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    US-Korea Nuclear Roundtable
    Nuclear Energy and Nonproliferation in Northeast Asia
    January 11, 2012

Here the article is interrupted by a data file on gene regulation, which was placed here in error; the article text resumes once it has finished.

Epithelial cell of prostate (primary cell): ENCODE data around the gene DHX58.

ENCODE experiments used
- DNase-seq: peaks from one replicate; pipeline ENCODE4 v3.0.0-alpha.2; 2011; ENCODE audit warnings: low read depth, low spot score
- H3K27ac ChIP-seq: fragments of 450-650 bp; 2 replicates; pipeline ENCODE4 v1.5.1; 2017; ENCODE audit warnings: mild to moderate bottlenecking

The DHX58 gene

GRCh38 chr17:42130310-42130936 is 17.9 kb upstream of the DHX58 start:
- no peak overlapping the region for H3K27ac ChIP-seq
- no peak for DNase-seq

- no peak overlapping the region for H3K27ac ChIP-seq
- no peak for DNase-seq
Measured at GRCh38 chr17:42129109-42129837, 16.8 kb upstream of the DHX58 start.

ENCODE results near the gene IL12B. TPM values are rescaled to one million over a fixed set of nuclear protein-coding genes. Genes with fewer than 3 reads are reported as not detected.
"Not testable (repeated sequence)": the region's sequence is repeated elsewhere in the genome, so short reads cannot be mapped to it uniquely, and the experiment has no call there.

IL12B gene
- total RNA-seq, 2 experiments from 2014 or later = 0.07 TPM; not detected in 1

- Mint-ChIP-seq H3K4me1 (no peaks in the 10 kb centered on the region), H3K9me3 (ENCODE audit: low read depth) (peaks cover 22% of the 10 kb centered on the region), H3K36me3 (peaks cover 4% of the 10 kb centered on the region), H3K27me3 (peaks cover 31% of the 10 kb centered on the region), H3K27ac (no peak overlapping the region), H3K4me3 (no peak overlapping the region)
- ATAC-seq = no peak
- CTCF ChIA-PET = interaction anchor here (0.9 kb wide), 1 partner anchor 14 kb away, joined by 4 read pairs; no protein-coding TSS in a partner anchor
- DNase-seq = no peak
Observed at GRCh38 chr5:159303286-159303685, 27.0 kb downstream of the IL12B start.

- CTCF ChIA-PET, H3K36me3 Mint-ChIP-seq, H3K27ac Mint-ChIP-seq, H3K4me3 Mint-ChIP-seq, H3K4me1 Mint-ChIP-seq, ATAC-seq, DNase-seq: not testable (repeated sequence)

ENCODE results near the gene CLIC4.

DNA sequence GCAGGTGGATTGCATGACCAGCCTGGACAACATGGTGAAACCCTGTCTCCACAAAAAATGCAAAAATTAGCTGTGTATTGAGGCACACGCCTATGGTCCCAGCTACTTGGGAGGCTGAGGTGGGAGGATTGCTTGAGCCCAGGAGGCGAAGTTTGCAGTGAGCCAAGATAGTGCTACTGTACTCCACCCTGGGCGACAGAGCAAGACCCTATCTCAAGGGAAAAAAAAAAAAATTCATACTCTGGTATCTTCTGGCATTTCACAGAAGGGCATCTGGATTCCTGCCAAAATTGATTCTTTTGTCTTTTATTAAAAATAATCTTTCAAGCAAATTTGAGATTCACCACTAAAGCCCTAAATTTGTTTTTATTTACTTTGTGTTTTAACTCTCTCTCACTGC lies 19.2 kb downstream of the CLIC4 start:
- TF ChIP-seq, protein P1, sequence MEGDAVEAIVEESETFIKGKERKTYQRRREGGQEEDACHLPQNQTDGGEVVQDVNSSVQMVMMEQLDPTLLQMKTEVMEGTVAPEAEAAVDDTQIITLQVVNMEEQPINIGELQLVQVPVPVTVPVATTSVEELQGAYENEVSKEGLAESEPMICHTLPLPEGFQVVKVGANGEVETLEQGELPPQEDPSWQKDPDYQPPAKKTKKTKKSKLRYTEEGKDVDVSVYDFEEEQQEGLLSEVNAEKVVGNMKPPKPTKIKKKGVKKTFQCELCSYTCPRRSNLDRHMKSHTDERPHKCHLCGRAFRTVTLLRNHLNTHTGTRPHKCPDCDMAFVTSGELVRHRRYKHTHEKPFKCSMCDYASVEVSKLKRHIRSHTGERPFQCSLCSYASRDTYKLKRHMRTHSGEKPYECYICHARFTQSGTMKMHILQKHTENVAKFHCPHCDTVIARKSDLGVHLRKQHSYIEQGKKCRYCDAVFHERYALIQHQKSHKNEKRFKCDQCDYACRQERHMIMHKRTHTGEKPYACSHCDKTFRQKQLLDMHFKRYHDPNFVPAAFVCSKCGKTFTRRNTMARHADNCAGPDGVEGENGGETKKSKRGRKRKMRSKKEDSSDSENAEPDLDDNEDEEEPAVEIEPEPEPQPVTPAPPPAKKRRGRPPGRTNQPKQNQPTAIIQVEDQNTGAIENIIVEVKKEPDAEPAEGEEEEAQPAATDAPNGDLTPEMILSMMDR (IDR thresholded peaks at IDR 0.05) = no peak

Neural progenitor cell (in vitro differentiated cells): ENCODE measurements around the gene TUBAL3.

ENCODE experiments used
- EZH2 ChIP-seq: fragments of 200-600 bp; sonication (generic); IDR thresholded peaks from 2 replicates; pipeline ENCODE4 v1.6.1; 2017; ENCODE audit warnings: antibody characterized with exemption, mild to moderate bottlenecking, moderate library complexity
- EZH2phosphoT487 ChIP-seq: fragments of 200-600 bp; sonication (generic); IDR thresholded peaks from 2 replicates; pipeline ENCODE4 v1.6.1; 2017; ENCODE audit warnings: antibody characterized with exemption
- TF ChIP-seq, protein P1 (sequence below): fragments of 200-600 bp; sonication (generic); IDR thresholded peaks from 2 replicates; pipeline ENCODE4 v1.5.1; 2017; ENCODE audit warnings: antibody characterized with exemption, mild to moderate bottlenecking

America's commitment to global nonproliferation has generated friction in its relationships in Northeast Asia, as countries in the region continue to aggressively pursue sensitive nuclear technologies. US worries over North Korea's recently reported progress towards a uranium enrichment capability have been the most visible manifestations of such tensions. However, conflict and controversy have surfaced even between the US and its Asian allies. In South Korea, the burgeoning spent fuel problem has prompted calls to revise the terms of the 123 Agreement between the ROK and the US, which is set to expire in 2014. Disagreements in renegotiations between the US and South Korea have centered around a contentious debate about the proliferation-resistance of pyroprocessing and concerns that permitting South Korean reprocessing would set a negative precedent. Following the Fukushima incident, Japanese nuclear policy has been in a state of flux, producing even more uncertainty about the future of the controversial Rokkasho Reprocessing Plant. Although a permanent closure of Rokkasho is unlikely, the facility's long history of failure and malfunction has raised many questions about the future of Japanese reprocessing. Even if both South Korea and Japan are eventually able to successfully implement reprocessing technologies, storage facilities for spent fuel would still be necessary, possibly putting the region's nuclear future in the hands of Mongolia, which has taken part in negotiations about the creation of a multinational geological repository within its borders. However, such discussions have yet to go beyond a general level. Whatever the ultimate outcomes, the direction of nuclear policy in Northeast Asia will likely have a tremendous global impact on the future of nuclear power and the nonproliferation regime.